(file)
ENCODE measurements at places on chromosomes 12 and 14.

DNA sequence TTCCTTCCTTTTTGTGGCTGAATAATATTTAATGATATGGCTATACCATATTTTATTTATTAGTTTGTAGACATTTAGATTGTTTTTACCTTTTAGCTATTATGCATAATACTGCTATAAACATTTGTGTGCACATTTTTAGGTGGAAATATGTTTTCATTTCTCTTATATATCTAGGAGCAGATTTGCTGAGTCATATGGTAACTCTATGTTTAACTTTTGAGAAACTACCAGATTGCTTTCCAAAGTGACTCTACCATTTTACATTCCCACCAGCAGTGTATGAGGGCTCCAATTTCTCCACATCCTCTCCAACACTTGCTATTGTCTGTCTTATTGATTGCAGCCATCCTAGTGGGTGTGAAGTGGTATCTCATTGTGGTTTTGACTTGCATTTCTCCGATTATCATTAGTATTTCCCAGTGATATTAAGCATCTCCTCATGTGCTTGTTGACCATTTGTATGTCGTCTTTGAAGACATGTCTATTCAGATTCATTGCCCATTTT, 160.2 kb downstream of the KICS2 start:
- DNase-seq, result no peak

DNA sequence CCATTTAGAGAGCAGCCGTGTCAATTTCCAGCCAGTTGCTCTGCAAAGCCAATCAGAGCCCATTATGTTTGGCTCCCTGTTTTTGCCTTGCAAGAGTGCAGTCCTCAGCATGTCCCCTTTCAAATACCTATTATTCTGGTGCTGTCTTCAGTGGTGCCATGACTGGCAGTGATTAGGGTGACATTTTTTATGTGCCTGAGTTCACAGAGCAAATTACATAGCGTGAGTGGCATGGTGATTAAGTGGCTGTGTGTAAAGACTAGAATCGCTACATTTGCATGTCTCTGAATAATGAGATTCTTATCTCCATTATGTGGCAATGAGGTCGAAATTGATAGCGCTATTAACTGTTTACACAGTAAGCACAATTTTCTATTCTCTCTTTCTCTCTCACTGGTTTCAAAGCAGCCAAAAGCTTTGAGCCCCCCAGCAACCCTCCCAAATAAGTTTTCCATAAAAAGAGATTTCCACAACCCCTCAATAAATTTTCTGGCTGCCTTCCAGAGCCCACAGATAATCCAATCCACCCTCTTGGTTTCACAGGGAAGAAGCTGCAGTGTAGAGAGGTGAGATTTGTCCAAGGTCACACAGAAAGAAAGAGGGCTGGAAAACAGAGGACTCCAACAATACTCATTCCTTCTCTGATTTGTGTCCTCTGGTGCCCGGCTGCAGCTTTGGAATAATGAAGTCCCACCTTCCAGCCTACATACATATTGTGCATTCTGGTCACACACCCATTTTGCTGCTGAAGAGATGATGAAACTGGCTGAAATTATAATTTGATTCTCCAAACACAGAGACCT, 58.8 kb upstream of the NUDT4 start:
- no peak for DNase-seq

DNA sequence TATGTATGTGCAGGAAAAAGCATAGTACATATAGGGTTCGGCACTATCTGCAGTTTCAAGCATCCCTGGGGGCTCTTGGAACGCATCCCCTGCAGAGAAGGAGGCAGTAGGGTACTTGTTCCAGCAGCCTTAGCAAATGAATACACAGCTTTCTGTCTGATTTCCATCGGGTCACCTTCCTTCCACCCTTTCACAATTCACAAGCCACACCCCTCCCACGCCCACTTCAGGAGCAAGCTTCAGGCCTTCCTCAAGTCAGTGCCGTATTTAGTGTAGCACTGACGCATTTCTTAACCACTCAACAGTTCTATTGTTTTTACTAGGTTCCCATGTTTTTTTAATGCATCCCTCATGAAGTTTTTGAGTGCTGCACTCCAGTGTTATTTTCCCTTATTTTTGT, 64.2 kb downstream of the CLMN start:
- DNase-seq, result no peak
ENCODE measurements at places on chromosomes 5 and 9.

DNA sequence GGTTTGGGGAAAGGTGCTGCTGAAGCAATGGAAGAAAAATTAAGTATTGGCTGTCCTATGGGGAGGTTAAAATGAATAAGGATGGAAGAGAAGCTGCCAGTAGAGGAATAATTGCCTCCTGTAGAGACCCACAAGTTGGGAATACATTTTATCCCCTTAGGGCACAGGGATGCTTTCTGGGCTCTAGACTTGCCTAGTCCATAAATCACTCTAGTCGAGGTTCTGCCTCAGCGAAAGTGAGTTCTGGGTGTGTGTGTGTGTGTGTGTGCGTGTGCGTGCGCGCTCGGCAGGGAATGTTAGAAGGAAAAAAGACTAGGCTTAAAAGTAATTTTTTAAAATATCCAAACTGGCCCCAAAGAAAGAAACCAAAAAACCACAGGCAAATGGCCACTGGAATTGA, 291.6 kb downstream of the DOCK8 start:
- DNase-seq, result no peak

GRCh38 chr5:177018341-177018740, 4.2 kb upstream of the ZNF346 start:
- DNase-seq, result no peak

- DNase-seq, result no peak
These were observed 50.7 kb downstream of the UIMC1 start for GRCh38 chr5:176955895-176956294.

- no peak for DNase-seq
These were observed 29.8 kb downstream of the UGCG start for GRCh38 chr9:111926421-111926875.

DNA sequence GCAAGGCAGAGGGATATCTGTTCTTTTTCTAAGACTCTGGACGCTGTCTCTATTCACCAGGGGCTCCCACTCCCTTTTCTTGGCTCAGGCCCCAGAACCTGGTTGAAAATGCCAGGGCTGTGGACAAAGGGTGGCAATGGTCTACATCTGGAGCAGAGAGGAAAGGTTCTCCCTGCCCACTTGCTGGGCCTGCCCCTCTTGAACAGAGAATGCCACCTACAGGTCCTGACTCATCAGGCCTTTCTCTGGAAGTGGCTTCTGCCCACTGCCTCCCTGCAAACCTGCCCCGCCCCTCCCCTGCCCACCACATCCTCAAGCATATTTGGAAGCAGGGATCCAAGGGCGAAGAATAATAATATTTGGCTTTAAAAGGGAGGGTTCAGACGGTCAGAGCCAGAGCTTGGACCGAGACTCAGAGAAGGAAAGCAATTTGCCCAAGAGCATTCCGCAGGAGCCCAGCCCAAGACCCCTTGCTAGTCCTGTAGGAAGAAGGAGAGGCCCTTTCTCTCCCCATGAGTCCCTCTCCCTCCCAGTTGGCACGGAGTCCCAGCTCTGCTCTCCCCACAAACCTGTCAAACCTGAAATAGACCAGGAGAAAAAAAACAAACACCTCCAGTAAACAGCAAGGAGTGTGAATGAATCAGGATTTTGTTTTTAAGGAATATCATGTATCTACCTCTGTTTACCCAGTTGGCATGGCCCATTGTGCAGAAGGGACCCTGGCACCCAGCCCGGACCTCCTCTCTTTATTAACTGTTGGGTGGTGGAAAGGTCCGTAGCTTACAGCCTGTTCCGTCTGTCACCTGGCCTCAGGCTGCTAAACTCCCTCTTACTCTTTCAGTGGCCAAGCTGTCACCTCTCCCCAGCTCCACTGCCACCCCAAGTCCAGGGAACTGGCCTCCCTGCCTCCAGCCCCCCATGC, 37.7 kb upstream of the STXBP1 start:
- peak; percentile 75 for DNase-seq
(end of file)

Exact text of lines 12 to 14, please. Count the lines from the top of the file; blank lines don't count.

- DNase-seq, result no peak

- DNase-seq, result no peak
These were observed 50.7 kb downstream of the UIMC1 start for GRCh38 chr5:176955895-176956294.